I wasn’t planning on being Autistic.
Determined to do better by my neurodivergent students, I spent this summer in autodidact mode, consuming everything about the topic I could get my hands on. Four books, five articles, and countless YouTube videos later, I’ve come to realize that I’m both Autistic and ADHD, a neurotype known as AuDHD.
I didn’t need to consume all of that content to know that I was Autistic, though. That realization came only five pages into Devon Price’s book “Unmasking Autism: Discovering the New Faces of Neurodiversity.”
I immediately recognized myself in each of his six Autistic descriptors: I’m hyperreactive to stimuli, I’m highly focused on small details to the detriment of “big picture” understanding, my brain is analytical and methodical instead of intuitive and efficient, and processing things takes me more time and energy than neurotypical folks.
This summer has been my ‘Autism Moon,’ a term from the community that describes the period of intense self-reflection and self-education that typically follows a new diagnosis. The more I’ve learned, the more I’ve had to re-evaluate my life through an Autistic lens.
My old hurts, my quirks, my intensities, everything suddenly makes sense. How I walk on the balls of my feet when no one is looking. My tendency to focus on the wrong thing when I’m having a conversation with my partner. How, at a young age, I would flush the toilet with my foot so my hands were free to plug my ears against the shattering roar. The special interests that grab hold of me without conscious consent (Two years ago a kpop obsession blindsided me. If you let me, I’ll talk at you about it in excruciating detail without realizing you’re not actually that interested in it because I can’t really decipher social cues). The way physical contact sets my central nervous system on fire. The free floating panic and shame that accompanies me anytime I leave the house or go to work. The way I cling to routines to keep me safe from the chaos of the world. How I derive pleasure from repeating words and phrases right after people say them (this is called echolalia). I could go on.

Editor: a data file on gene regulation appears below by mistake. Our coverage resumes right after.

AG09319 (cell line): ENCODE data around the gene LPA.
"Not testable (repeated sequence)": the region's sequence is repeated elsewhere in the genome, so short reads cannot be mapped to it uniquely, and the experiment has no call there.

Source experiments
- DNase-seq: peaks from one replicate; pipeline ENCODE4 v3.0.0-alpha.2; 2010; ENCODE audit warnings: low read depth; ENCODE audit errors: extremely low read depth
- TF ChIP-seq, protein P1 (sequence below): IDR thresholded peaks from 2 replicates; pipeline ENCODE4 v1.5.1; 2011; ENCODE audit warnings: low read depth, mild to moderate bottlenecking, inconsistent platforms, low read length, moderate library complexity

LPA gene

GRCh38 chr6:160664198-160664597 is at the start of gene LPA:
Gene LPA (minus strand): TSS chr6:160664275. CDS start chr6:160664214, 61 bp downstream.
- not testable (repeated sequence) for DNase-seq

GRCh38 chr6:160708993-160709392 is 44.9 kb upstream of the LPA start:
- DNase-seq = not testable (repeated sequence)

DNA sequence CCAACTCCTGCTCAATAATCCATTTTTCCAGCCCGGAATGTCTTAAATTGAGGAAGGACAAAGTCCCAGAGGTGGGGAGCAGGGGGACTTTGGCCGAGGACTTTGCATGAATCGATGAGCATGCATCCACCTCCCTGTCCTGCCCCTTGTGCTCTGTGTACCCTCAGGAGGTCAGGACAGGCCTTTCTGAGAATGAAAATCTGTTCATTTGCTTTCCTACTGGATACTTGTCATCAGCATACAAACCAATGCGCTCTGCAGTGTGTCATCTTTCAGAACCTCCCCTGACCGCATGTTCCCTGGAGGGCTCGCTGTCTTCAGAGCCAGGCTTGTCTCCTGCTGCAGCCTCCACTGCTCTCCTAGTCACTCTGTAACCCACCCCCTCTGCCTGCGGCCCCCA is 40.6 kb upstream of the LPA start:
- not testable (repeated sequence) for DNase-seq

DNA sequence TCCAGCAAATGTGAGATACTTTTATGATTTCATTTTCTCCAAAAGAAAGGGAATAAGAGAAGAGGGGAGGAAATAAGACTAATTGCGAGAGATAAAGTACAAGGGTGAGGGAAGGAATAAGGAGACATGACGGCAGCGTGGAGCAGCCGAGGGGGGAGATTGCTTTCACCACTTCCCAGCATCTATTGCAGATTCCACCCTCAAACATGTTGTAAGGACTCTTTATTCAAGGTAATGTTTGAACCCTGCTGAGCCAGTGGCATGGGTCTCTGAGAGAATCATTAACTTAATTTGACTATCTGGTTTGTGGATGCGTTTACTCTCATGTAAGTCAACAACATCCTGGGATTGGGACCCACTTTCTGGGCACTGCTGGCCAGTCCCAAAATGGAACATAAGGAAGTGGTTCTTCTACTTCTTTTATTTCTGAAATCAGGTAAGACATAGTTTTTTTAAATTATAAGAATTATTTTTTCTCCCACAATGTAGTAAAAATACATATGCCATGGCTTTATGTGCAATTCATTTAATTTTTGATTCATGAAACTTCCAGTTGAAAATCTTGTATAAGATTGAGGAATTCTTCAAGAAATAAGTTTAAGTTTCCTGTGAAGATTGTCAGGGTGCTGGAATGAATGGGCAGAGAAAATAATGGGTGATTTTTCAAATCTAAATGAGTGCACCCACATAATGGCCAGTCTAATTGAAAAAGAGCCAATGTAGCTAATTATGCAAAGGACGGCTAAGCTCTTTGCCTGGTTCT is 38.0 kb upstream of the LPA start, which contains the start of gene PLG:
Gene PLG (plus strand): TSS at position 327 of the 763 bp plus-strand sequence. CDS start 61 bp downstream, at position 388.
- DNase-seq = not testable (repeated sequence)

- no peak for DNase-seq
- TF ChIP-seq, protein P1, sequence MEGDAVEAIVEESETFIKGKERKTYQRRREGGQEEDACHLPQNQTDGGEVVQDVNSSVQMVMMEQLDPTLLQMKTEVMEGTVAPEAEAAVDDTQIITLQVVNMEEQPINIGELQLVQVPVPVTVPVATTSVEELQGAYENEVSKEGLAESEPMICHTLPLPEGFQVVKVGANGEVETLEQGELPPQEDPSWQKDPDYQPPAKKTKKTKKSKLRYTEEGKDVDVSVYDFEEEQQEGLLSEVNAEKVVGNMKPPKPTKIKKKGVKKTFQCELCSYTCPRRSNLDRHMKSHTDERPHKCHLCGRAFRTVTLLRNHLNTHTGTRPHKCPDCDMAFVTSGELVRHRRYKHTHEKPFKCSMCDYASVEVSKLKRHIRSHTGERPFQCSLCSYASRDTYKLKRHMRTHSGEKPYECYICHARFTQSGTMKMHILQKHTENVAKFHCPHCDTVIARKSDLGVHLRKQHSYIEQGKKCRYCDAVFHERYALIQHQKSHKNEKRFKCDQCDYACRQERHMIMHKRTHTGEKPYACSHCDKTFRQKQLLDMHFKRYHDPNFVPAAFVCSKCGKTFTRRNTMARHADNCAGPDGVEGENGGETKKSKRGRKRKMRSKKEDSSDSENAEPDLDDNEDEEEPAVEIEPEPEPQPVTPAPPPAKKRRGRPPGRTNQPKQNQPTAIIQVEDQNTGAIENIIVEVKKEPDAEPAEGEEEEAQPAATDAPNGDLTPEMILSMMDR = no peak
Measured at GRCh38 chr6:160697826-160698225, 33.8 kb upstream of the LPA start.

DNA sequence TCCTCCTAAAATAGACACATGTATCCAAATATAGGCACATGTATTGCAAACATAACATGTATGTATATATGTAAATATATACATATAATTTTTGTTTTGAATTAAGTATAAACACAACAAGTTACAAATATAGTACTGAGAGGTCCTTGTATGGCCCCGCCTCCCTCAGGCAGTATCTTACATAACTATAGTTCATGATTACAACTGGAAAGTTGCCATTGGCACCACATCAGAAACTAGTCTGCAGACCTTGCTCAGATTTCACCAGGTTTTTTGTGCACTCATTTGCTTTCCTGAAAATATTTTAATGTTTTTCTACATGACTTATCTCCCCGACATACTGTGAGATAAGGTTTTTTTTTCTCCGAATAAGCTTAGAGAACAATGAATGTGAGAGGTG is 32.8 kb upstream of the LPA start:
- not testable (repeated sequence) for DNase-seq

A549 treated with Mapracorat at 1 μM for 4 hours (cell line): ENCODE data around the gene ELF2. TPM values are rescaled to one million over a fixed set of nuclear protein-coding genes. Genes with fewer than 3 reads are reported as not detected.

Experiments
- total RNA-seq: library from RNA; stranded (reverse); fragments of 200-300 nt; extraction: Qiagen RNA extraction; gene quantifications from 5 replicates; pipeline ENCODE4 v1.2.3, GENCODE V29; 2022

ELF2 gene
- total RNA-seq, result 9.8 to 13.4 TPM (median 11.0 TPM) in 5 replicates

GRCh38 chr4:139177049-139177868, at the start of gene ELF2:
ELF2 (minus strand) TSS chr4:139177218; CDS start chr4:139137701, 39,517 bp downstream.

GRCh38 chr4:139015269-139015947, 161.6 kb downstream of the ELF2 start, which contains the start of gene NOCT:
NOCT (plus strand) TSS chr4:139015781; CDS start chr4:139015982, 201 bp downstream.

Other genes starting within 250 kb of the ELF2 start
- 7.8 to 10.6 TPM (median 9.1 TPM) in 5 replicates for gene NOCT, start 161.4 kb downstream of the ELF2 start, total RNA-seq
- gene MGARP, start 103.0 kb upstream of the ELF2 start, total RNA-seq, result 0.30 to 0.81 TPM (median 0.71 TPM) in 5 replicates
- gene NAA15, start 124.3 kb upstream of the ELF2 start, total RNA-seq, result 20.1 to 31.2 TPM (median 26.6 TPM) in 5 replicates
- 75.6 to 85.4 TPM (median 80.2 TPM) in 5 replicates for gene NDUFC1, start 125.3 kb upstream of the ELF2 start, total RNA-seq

But that’s not all.
I’m also an ADHDer. My ADHD journey began in high school after I stole some of my older sister’s Dexedrine to impress a girl. Twenty-five years later, I still rely on prescription stimulants to prop up my anemic levels of executive functioning (motivation, organization, planning, impulse control, etc.) It turns out there is a great deal of overlap in the Autism and ADHD Venn Diagram. So much so that they’re often called ‘sister conditions.’
The stereotype is that Autism is order and ADHD is chaos. The collision of the two creates a brain perpetually at war with itself. Or, that’s how it feels to me, at least. I’ll shout out a comment at a staff meeting (ADHD), feel shameful about it, decide all of the ways the comment was incorrect, then overcorrect and swear to never talk again (Autism).
The perpetual tug and war is cognitively and emotionally exhausting.
If my past now makes more sense, what about my future? One of the most challenging aspects of my self-diagnosis has been trying to figure out how to embrace something I’ve spent my adult life trying to eradicate. and excise. It turns out that the decades in and out of psychotherapy, CBT, EMDR, and ketamine infusions didn’t work because this is just how I am. There’s nothing to excavate and bring to the light. I just can’t escape myself. This is who and how I am.
All of this sets up an anfractuous relationship to myself that’s been hard to grapple with. It’s one thing to read up on disability justice and explicate the myriad intersections between identity, ableism, and capitalism. It’s another thing to make it through the day without hating myself for struggling so much with everything.
I was going to put off writing about this until I understood more (Autism), but then I decided to just do it anyway (ADHD). I will surely feel intense shame as soon as I hit the ‘Publish’ button, but that’s just how it goes.